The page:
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Where the Wild Things Are

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The letter I!f you have been playing Magic for a decade or more, you have probably noticed that the contents of the battlefield have shifted somewhat from mostly lands to containing a lot more creatures—and more than just that, the big ones. Some of this is due to Planeswalkers incentivizing both attacking and blocking more, and some of this is just due to us spreading out the power level of the sets to more cards than we used to. This move was done in part to put more of the flavor that makes Magic the recognizable brand that it is into play more often.

I want to get more into that, but first, I want to rewind a bit. When I opened my first starter deck of Revised, I was faced with two rares—a Shivan Dragon and a Birds of Paradise. One was this super-powerful flier who would win most games I would cast it, and the other was a Dragon. Of course, I didn't know that at the time; I assumed in my naïveté that the awesome-looking dragon was the card that I really wanted to be casting, and the Birds was just another way to get to actually cast him. It took a long time of playing with my friends in middle school to realize just how underpowered the Shivan was. It died to Terror and Swords to Plowshares, it could get counterspelled, or—even worse—Control Magiced.


After seeing decklists in a magazine, it wasn't long before the Spikier players were just casting Savannah Lions, White Knight, Icatian Javelineers, and Armageddon. In response, the group of Magic players I hung out with invented new rules: You could draw two cards per turn and play two lands. Counterspells just returned the cards to their owners hand and didn't actually counter them—and you couldn't play more than one of each removal spell in your deck.

So, why did we go to all the trouble of altering the rules of Magic just to make cards like Shivan Dragon and Force of Nature good? Because those were the cards we wanted to be good. We understood, when we went to the card shops, that cards like the Moxes, Black Lotus, and Ancestral Recall where the hardest to find—but we didn't care. We just needed to fill out our play sets of Craw Wurms. And maybe get lucky and come in when a Craw Giant or even an Elder Dragon was available. If we were playing a game about being a powerful wizard who could summon dragons to fight on your side, then we wanted to summon Dragons!

Back to the present day. We now live in a world where Angels, Dragons, and Hydras see top-level tournament play in Standard. That isn't a coincidence, it was a long-term goal of both design and development to get to this point. Development isn't just about card balance. It's about improving the Magic play experience for as many players as possible, and one thing that meant for us was better integrating our iconic creature types into the pantheon of actually playable creatures. We wanted Dragons to be better than part of a combo deck, and Angels to be more than one creature in the Astral Slide decks. We wanted some of the creatures that looked like they would be cool to actually be strong.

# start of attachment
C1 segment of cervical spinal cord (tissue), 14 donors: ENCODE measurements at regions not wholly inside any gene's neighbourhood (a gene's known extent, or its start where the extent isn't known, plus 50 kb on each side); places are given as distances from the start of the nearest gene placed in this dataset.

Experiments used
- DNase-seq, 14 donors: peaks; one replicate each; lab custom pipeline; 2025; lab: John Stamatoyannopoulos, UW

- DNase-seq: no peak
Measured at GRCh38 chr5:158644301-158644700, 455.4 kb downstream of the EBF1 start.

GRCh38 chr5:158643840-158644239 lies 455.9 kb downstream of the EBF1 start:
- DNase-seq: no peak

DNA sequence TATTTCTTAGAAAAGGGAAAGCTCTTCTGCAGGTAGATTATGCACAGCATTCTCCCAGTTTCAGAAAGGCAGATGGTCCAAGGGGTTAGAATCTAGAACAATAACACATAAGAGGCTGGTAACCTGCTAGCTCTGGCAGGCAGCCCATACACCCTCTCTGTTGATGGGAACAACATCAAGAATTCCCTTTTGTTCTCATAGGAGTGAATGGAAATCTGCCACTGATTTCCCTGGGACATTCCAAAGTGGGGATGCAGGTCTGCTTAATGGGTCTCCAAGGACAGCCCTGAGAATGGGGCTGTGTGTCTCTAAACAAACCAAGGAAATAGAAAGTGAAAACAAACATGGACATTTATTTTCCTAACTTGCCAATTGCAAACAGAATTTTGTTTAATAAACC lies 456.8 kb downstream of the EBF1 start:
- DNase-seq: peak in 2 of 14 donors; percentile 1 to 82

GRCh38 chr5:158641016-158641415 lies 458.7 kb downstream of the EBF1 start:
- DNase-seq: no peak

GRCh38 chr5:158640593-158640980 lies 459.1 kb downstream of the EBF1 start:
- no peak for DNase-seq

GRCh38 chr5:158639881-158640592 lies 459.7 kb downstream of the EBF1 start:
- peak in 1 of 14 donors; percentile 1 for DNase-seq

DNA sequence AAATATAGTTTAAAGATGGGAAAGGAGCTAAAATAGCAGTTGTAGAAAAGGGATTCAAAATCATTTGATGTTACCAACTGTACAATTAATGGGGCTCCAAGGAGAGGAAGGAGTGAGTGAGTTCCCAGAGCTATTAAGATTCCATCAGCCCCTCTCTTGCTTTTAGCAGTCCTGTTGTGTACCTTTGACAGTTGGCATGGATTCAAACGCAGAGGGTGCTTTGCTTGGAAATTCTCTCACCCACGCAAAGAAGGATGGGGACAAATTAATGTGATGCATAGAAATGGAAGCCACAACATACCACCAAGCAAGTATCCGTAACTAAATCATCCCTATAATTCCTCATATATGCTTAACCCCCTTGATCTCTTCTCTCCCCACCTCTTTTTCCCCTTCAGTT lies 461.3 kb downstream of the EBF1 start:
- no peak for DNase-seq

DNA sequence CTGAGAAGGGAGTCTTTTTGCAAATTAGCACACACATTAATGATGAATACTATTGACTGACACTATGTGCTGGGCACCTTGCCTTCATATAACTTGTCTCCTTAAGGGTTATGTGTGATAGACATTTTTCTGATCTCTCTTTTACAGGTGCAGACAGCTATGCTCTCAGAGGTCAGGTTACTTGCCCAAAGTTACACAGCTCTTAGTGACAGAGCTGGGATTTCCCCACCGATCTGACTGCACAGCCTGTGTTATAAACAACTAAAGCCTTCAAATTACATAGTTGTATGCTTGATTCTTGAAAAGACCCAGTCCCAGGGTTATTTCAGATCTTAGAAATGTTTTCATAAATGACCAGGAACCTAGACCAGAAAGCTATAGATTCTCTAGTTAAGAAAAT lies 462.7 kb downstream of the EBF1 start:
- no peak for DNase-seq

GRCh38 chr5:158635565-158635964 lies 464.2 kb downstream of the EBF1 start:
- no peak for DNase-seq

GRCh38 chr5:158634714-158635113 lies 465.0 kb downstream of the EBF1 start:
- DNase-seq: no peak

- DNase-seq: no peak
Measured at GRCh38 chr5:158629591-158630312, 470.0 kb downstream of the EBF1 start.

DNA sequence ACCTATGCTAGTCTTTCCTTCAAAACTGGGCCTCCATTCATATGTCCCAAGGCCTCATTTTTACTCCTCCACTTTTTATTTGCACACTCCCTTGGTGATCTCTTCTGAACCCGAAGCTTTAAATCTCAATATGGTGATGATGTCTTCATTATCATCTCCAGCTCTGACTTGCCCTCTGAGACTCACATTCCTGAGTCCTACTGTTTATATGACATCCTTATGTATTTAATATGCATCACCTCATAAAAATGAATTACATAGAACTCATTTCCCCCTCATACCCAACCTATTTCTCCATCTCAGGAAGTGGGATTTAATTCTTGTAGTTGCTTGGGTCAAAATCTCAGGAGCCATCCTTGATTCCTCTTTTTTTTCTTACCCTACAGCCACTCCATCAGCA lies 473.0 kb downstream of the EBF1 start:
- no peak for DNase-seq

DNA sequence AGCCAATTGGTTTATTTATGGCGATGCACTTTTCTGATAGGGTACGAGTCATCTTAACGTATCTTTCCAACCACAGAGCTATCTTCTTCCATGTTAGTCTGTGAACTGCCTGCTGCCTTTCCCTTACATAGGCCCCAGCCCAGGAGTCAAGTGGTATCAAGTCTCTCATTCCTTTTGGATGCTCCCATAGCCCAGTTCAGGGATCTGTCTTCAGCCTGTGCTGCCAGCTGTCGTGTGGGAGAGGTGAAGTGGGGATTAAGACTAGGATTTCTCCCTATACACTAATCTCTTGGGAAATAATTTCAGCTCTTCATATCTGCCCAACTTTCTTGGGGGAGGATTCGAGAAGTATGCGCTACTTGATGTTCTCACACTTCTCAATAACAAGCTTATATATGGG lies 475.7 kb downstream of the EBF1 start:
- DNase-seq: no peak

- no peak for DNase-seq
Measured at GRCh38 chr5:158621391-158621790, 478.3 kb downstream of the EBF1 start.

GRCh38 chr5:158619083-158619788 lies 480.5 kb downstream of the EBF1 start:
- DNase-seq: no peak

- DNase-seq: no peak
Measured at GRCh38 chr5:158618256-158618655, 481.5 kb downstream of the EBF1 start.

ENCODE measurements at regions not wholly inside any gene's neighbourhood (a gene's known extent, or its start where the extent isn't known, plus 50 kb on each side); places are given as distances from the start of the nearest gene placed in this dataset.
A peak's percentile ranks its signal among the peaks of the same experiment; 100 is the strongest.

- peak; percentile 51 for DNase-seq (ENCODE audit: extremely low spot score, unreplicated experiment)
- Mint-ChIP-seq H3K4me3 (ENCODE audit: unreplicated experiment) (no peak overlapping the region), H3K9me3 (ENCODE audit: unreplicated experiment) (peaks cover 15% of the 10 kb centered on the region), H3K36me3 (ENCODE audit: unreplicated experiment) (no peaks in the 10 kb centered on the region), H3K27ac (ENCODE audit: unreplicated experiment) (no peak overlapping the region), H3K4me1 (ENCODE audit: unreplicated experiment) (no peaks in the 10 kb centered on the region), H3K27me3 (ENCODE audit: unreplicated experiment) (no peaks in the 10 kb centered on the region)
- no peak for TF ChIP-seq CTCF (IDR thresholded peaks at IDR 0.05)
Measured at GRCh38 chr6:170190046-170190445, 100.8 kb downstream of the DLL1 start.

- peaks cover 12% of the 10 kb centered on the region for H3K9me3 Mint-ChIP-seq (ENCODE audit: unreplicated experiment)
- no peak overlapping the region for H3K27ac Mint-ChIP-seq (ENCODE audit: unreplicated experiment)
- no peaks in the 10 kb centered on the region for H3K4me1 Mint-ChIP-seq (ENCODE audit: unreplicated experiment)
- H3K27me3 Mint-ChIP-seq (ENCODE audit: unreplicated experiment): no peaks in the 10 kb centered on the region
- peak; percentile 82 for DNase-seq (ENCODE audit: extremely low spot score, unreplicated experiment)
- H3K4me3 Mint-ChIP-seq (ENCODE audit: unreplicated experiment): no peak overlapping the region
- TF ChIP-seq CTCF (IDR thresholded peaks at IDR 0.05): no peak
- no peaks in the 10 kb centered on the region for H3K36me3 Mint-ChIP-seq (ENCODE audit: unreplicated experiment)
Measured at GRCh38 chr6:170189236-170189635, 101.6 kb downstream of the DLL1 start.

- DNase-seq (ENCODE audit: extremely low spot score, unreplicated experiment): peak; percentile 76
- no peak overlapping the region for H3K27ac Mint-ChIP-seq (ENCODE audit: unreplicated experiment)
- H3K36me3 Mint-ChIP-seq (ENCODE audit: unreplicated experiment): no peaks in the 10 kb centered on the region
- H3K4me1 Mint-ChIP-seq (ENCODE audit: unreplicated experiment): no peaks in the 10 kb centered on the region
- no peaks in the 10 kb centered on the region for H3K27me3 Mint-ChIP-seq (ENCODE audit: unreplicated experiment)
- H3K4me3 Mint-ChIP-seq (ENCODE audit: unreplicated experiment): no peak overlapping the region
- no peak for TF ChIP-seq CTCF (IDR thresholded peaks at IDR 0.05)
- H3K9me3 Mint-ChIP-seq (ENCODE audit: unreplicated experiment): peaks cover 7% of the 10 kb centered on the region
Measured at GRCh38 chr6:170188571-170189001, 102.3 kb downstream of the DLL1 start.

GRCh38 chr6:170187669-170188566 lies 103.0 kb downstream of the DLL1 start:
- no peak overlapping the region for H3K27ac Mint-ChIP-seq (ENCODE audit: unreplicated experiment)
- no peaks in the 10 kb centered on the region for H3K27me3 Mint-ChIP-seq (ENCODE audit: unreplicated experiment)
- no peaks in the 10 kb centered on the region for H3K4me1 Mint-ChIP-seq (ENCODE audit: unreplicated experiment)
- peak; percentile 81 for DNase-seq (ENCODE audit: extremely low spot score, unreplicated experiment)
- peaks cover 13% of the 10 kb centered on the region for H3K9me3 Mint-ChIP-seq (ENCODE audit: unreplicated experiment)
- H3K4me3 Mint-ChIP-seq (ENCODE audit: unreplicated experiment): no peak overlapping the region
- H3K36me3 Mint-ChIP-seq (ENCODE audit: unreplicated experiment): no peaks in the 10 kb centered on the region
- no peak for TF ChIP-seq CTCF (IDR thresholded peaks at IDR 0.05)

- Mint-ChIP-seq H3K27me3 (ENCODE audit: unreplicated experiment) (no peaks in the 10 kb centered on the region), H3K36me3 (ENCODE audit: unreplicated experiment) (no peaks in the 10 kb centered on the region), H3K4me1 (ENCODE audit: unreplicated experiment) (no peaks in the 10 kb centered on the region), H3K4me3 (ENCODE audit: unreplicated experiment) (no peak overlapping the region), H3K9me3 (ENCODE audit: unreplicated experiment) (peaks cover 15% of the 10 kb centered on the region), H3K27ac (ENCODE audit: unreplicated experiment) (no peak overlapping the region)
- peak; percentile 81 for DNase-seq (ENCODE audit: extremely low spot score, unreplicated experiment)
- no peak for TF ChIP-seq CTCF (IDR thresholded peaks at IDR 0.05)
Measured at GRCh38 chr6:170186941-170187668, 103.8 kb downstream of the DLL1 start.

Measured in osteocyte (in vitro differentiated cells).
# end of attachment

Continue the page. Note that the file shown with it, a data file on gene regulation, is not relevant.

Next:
Bringing Monsters to the Battlefield

Magic 2010 was a renaissance of sorts for Magic. One of the goals of the set was to improve what sets in the future would look like by looking back at Alpha and seeing what lessons we could learn. One surefire thing we had been missing from sets had been the simple resonance of top-down fantasy tropes. We had spent a lot of years making what a "Goblin looks like on Mirrodin," and "what a Merfolk looks like on Rath," but we hadn't gone back to "what is a cool Angel?" or even just "what is a context-independently cool creature?" Cards like Ant Queen, Baneslayer Angel, Captain of the Watch, Protean Hydra, Elvish Archdruid, and Goblin Chieftain were attempts at making the simple-yet-cool Magic cards that had gotten so many of us hooked in the early core set eras.

We didn't just want the cards to exist, though, we wanted to make sure they saw tournament play. Cool things in trade binders is just less important than cool things that see play. At the time, we pushed a few cards like Baneslayer Angel pretty hard because we knew that is what it would require to convince people to cast a five-drop creature in Standard. Spoiler alert: it worked. Of course, we have at times gone too far on certain ends of the spectrum. The Titans were an internally controversial attempt to get six-drop creatures to see play in Standard. A lot of people simply believed that it was impossible, and it didn't matter how strong they were, it would just never happen.